Guess what came up in the news a few days ago?

The Queensland Competition Authority (QCA) released its draft determination for 2013/14 power prices on Friday. Households stand to be hit with a 21.4 per cent increase, and small business with a 15.7 per cent rise, from July.

It is, sadly, no great surprise that state LNP and federal Labor blamed each other for the rises although the QCA blamed both, saying (and I’m quoting the same news item), “the state government’s decision to unfreeze power tariffs, and green schemes like the commonwealth carbon price, had caused the rises.” But that isn’t what I wanted to talk about. I was going see what influence the power price rise will have on my household.

In our first year with solar power, the numbers were:

  • Total produced = 2220 kWh (6.1 kWh/day)
  • Total exported to grid = 960 kWh, for $425 income
  • Total PV power used at home = 1260 kWh, for $270 savings
  • Total benefit = $700

If we take the first year as being typical and take the “21.4% increase” to be across the board, the standard domestic tariff will rise from 23.1 to 28 c/KWh, increasing our savings in line 3 from $270 to $420. Our income from exports to the grid will not change, so our total benefit will rise by $150 per year to $850 p.a..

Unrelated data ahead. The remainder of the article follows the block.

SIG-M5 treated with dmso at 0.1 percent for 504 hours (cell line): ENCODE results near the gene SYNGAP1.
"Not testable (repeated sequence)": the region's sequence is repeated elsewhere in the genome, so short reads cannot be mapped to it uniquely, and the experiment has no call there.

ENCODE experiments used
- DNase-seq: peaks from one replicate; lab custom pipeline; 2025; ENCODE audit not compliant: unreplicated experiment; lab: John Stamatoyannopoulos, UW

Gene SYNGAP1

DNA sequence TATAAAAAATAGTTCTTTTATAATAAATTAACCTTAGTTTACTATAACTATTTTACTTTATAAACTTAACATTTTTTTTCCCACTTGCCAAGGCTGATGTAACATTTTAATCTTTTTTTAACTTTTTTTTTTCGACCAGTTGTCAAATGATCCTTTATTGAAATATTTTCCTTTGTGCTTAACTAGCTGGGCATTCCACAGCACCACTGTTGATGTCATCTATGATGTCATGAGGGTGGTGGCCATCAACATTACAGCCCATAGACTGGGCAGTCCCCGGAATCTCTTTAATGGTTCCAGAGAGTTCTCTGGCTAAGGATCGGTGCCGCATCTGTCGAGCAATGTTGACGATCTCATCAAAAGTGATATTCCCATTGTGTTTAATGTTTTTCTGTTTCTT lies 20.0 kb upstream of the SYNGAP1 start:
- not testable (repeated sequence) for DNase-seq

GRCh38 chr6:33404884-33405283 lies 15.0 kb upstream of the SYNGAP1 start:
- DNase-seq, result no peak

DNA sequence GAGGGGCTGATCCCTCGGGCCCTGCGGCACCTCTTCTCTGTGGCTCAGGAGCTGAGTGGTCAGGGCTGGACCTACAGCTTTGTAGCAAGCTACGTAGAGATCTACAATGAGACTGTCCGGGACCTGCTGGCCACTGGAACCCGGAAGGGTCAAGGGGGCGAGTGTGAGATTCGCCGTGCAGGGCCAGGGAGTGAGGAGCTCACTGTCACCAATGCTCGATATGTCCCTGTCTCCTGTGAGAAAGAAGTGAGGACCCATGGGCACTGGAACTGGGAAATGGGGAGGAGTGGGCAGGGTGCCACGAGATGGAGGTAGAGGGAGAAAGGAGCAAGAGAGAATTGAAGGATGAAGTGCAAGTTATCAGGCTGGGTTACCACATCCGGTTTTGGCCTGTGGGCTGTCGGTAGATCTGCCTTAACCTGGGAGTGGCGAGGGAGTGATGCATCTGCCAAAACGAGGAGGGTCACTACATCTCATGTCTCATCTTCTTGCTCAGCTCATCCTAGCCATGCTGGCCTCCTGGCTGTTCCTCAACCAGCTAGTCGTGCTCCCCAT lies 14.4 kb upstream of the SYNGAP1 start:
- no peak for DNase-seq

In reality, of course, the benefit will appear as a reduction in the price-rise we would otherwise have copped. Our bills are running at around $1000 p.a. ($1500 p.a. gross, less $480 p.a. from the feed-in tariff) and will presumably go up to about $1300 ($1800 gross less the same $480). If we didn’t have the solar power, our bills (on the same consumption) would already be $1800 p.a. and would increase to $2200.

So far, so good. But I ran my figures past David and he is doing substantially better overall from his system (also 1.5 KW) than we are from ours: we are not paying a lot for our power but Ergon is paying him every quarter instead of asking him to pay them. The cheque is only about $170, but it’s a lot better than a bill!

How does he do it? Only two people in the household instead of three; no swimming pool; no-one home on weekdays, so (by his reckoning) 75% of his solar power goes straight into the grid at 44c/KWh; an unshaded North-facing panel array, as compared to our West-facing array affected by late-afternoon shade; and various smaller differences.

One big similarity: we are both happy with our decision to go solar!